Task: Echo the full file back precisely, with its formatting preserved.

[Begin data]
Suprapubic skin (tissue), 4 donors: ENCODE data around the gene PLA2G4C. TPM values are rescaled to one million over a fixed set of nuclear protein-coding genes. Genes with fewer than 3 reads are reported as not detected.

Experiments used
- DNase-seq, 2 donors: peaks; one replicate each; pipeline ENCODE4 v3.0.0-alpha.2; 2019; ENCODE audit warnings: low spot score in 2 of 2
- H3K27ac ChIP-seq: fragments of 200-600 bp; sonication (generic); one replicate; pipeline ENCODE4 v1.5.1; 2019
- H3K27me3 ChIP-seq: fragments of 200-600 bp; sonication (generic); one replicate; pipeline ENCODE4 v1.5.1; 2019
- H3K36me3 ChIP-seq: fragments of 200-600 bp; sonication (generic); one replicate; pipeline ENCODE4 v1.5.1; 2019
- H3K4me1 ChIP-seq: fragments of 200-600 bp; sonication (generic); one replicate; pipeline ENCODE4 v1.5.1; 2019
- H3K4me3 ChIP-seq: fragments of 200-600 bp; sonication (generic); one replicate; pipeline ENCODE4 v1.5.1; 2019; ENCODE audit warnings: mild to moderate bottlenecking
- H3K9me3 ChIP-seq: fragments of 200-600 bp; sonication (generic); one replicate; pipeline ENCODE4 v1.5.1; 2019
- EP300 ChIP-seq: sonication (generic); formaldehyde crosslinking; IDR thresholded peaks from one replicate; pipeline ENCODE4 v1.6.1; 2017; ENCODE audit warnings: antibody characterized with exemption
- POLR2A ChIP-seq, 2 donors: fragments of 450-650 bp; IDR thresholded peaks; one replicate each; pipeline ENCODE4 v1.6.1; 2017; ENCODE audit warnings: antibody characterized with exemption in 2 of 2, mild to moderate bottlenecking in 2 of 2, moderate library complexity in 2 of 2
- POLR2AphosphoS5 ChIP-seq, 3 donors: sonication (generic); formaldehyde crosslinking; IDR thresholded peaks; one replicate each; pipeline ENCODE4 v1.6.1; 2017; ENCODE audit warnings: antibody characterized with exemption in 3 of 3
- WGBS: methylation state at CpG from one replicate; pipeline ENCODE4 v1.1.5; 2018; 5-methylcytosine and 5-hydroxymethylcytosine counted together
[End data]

Suprapubic skin (tissue), 4 donors: ENCODE data around the gene PLA2G4C. TPM values are rescaled to one million over a fixed set of nuclear protein-coding genes. Genes with fewer than 3 reads are reported as not detected.

Experiments used
- DNase-seq, 2 donors: peaks; one replicate each; pipeline ENCODE4 v3.0.0-alpha.2; 2019; ENCODE audit warnings: low spot score in 2 of 2
- H3K27ac ChIP-seq: fragments of 200-600 bp; sonication (generic); one replicate; pipeline ENCODE4 v1.5.1; 2019
- H3K27me3 ChIP-seq: fragments of 200-600 bp; sonication (generic); one replicate; pipeline ENCODE4 v1.5.1; 2019
- H3K36me3 ChIP-seq: fragments of 200-600 bp; sonication (generic); one replicate; pipeline ENCODE4 v1.5.1; 2019
- H3K4me1 ChIP-seq: fragments of 200-600 bp; sonication (generic); one replicate; pipeline ENCODE4 v1.5.1; 2019
- H3K4me3 ChIP-seq: fragments of 200-600 bp; sonication (generic); one replicate; pipeline ENCODE4 v1.5.1; 2019; ENCODE audit warnings: mild to moderate bottlenecking
- H3K9me3 ChIP-seq: fragments of 200-600 bp; sonication (generic); one replicate; pipeline ENCODE4 v1.5.1; 2019
- EP300 ChIP-seq: sonication (generic); formaldehyde crosslinking; IDR thresholded peaks from one replicate; pipeline ENCODE4 v1.6.1; 2017; ENCODE audit warnings: antibody characterized with exemption
- POLR2A ChIP-seq, 2 donors: fragments of 450-650 bp; IDR thresholded peaks; one replicate each; pipeline ENCODE4 v1.6.1; 2017; ENCODE audit warnings: antibody characterized with exemption in 2 of 2, mild to moderate bottlenecking in 2 of 2, moderate library complexity in 2 of 2
- POLR2AphosphoS5 ChIP-seq, 3 donors: sonication (generic); formaldehyde crosslinking; IDR thresholded peaks; one replicate each; pipeline ENCODE4 v1.6.1; 2017; ENCODE audit warnings: antibody characterized with exemption in 3 of 3
- WGBS: methylation state at CpG from one replicate; pipeline ENCODE4 v1.1.5; 2018; 5-methylcytosine and 5-hydroxymethylcytosine counted together